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Medvedev determined to add to his Australian Open story

  • Leigh Rogers

Daniil Medvedev is ready to embrace the spotlight at Australian Open 2023.

The 26-year-old is a two-time finalist at Melbourne Park and looms as a title contender once again.

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“If people consider me as a favourite, it's actually good,” said Medvedev, who opened his 2023 season with a semifinal run at Adelaide International 1.

“Because I worked all my life to be one of the top players in the world, so I'm happy that I'm part of them right now.”

The world No.8 has reason to feel confident ahead of his seventh Australian Open campaign too. He owns an impressive 19-6 win-loss record at the tournament and has advanced to the second week in his past four visits.

“I like coming to Australia,” said Medvedev, whose Australian Open story began with his Grand Slam main-draw debut at AO 2017. “I want to even say it feels, in a way, like home.”

He has scored four top-10 wins at the Australian Open across the past two years, including memorably saving a match point against Canadian Felix Auger-Aliassime in a thrilling 2022 quarterfinal.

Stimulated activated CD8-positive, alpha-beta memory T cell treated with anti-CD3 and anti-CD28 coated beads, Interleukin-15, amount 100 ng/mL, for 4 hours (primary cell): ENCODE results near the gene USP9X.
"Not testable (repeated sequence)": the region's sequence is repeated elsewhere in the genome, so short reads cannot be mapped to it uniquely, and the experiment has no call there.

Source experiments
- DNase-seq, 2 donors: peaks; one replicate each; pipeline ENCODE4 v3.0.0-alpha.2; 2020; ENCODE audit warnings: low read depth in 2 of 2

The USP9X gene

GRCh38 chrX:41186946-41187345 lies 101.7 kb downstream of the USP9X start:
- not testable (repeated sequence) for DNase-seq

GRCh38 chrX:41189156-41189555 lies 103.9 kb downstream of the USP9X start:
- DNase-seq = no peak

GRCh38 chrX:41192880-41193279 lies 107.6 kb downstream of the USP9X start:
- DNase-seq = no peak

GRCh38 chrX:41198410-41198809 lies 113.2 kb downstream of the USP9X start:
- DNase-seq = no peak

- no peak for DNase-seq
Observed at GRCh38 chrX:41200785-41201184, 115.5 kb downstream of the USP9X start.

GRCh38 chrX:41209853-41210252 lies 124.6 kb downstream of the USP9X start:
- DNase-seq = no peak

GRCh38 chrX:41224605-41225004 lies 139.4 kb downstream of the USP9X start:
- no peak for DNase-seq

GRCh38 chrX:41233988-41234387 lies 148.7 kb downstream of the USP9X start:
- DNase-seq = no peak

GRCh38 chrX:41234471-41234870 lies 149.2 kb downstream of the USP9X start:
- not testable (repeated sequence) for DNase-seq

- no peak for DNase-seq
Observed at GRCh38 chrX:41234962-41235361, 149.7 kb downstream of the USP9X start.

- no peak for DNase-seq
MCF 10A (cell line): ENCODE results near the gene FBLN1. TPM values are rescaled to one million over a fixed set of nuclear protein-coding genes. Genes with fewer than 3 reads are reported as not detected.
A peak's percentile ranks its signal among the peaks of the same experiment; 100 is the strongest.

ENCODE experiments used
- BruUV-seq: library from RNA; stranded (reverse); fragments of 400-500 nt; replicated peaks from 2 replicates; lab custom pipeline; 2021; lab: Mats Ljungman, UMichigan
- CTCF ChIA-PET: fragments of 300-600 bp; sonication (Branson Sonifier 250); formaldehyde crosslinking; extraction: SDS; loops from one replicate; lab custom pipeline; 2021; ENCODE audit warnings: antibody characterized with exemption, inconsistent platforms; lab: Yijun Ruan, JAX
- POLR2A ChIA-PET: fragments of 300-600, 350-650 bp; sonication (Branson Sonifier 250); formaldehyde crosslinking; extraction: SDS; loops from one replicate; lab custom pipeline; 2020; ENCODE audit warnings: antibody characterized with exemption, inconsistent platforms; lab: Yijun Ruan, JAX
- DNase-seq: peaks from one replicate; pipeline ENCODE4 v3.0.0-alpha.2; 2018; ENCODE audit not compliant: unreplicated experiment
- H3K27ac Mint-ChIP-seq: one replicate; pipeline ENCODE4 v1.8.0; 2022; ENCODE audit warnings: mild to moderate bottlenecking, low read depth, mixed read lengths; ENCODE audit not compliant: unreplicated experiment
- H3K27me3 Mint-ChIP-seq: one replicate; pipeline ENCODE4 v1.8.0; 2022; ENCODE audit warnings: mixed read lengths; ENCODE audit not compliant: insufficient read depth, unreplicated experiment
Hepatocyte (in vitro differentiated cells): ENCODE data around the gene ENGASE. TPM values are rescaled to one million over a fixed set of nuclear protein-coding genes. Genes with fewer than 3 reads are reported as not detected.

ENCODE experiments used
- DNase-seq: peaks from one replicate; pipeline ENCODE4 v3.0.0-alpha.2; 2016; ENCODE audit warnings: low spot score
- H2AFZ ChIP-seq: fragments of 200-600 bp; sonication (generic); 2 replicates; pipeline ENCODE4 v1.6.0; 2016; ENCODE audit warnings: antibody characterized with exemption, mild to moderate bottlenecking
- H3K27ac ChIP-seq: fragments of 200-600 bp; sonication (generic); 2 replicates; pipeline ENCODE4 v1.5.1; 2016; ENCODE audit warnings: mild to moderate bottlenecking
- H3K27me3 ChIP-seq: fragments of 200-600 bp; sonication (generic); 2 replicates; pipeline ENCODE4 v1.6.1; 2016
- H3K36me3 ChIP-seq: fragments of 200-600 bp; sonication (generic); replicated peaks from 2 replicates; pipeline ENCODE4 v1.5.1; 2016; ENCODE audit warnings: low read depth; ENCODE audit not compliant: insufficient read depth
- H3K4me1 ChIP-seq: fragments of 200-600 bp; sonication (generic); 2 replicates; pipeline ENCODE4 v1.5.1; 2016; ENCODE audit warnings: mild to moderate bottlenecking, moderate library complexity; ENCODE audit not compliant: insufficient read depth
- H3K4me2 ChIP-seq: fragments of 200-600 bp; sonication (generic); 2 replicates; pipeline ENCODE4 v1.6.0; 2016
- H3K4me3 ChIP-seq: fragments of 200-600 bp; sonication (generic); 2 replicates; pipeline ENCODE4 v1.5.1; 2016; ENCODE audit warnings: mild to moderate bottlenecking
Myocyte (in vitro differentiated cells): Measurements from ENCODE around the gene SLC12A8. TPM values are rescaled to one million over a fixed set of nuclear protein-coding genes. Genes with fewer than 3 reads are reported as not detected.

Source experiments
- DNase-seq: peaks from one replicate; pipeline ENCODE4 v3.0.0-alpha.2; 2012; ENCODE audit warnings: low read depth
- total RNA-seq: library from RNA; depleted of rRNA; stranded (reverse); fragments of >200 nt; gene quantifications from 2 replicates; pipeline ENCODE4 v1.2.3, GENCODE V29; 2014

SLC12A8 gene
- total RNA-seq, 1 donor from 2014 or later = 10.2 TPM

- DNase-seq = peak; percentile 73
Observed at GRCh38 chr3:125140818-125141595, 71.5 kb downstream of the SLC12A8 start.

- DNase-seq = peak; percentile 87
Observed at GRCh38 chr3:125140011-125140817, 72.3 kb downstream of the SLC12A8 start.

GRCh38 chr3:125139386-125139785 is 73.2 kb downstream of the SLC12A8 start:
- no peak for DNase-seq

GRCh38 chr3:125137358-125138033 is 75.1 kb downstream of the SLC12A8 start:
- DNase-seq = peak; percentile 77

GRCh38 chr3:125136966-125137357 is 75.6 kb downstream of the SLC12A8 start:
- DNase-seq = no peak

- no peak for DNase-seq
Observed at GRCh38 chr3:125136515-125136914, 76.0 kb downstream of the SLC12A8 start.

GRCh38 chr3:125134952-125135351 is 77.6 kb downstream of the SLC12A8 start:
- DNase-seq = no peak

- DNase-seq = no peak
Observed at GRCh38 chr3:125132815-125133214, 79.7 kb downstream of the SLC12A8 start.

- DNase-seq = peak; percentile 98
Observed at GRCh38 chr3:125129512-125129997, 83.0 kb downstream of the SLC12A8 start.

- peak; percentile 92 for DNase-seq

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Medvedev’s AO 2022 campaign, however, ended with a heart-breaking loss to Rafael Nadal in one of the most enthralling men’s singles finals in tournament history.

Although disappointed after that five-set battle, Medvedev issued an ominous warning.

“I'm going to work even harder to try to be a champion,” he declared.

Since then, Medvedev has spent 16 weeks at world No.1. He rose to the coveted position in February, becoming the first man outside of the Big Four (Nadal, Roger Federer, Novak Djokovic and Andy Murray) to sit atop the ATP Tour rankings since 2004. 

He also celebrated major off-court highs during 2022, welcoming a first child, a daughter, with wife Daria in October.

“(It’s) a lot of fun and a lot of good feelings,” Medvedev said of fatherhood. “But I am a competitor and I want to continue going to tournaments, trying to do my best. Nothing has changed, I still want to win.”

Medvedev has extra motivation too, after falling before the quarterfinals at both Roland Garros and US Open this season.

In New York, where he was the defending champion, he lost to Australian Nick Kyrgios in the fourth round and subsequently surrendered his world No.1 ranking.

“After Australian Open I cannot find huge result from myself,” he admitted. “I didn't play bad … but I would expect more from myself.”

These lofty expectations, combined with his steely focus, suggest that Medvedev’s next Australian Open chapter could prove his best yet. 

“I'm confident I'm going to be able to do something big in the future,” he said at the end of the 2022 season.

“(I) just need to continue working.”